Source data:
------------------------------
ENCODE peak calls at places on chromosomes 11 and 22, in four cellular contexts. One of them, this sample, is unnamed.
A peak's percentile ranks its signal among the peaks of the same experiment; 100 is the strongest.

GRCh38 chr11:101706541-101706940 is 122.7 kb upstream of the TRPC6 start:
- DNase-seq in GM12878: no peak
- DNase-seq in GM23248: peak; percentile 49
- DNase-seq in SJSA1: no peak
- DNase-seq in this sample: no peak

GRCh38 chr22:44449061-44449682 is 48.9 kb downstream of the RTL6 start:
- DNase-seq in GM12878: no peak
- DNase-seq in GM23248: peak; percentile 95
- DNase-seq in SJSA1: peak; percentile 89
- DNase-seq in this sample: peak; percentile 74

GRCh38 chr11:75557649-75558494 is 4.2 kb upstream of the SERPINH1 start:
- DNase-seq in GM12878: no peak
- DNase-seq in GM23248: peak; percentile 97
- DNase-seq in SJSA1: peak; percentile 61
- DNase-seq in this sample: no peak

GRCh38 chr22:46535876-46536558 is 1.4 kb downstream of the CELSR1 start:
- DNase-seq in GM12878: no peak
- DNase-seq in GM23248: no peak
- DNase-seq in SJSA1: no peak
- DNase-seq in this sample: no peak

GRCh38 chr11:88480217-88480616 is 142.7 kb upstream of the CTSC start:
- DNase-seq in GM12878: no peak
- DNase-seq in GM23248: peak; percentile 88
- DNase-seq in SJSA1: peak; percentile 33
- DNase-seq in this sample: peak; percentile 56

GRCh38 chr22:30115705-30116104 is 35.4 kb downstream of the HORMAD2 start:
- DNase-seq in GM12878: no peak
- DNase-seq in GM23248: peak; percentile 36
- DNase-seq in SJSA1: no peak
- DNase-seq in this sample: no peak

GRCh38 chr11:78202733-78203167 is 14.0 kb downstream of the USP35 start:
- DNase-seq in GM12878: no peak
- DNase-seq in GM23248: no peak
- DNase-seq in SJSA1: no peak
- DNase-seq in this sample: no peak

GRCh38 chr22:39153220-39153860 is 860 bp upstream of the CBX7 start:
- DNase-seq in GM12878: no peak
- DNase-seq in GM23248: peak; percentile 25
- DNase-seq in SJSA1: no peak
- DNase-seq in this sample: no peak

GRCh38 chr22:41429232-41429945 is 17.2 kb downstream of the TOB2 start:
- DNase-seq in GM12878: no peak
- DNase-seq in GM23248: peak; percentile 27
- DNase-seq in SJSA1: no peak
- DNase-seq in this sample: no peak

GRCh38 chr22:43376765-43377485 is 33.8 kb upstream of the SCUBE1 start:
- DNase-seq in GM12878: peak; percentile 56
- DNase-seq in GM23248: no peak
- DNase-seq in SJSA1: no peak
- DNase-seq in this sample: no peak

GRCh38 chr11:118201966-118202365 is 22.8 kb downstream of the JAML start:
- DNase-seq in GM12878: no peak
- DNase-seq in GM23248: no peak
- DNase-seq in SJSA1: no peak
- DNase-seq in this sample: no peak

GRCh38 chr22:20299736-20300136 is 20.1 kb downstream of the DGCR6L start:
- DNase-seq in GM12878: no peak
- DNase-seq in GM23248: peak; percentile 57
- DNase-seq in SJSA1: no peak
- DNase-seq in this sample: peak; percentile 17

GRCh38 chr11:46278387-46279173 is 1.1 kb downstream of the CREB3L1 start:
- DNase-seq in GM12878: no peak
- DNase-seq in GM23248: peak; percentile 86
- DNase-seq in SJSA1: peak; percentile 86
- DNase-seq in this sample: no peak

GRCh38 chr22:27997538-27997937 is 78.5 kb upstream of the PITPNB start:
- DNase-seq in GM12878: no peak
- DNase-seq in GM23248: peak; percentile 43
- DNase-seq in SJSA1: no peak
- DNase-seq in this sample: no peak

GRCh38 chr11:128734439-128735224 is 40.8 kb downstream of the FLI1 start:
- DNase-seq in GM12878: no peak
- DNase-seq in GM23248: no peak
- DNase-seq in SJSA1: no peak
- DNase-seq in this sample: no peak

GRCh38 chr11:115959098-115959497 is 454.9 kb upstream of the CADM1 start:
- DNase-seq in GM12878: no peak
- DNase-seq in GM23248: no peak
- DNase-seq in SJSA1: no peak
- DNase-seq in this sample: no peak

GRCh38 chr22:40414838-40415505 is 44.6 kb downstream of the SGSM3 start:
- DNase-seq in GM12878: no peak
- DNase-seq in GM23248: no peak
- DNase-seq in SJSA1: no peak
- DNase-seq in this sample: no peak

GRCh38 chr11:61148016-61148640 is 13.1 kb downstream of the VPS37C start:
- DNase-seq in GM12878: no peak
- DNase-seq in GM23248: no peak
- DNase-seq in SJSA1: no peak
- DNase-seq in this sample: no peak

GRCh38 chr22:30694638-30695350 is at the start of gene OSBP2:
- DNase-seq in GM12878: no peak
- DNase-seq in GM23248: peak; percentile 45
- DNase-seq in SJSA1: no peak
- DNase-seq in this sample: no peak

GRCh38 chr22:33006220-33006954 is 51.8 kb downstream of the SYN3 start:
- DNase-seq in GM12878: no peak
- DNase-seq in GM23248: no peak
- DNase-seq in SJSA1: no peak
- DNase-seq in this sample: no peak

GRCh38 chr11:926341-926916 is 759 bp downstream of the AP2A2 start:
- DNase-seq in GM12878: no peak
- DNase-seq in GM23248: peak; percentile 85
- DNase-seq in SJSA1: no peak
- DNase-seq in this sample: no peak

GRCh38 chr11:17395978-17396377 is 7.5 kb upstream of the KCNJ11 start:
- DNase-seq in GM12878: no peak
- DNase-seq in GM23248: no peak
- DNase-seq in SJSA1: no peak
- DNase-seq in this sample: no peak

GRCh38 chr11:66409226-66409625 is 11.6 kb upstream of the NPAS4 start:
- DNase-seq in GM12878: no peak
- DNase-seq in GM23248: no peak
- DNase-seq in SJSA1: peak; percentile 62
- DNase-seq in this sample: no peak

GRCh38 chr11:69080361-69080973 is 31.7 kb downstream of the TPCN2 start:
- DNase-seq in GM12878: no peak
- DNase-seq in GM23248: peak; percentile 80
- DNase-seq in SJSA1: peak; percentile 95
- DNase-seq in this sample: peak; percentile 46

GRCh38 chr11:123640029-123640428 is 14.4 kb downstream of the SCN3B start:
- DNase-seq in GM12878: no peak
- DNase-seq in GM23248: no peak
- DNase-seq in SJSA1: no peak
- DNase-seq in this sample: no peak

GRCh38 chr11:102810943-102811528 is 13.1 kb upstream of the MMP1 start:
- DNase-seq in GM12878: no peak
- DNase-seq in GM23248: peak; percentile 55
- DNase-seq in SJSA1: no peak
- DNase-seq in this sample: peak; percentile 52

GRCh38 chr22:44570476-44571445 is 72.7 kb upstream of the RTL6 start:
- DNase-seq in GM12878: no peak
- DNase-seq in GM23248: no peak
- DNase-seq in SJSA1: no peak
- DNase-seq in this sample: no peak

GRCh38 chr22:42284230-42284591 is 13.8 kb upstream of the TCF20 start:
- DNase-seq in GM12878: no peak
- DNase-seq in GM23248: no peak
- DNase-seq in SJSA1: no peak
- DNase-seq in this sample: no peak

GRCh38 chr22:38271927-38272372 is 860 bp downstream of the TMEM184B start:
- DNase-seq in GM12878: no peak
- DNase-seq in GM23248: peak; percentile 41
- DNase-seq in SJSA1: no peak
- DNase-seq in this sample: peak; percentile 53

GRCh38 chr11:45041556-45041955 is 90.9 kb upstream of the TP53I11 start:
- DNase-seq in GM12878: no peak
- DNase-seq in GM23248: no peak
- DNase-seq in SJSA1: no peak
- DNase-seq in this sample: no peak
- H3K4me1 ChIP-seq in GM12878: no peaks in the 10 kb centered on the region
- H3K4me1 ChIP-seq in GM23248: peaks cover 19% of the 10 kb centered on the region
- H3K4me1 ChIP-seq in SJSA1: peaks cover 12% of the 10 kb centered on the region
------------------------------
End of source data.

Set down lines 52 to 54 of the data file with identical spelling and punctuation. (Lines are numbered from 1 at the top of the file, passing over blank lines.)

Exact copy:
- DNase-seq in this sample: no peak

GRCh38 chr11:118201966-118202365 is 22.8 kb downstream of the JAML start:
- DNase-seq in GM12878: no peak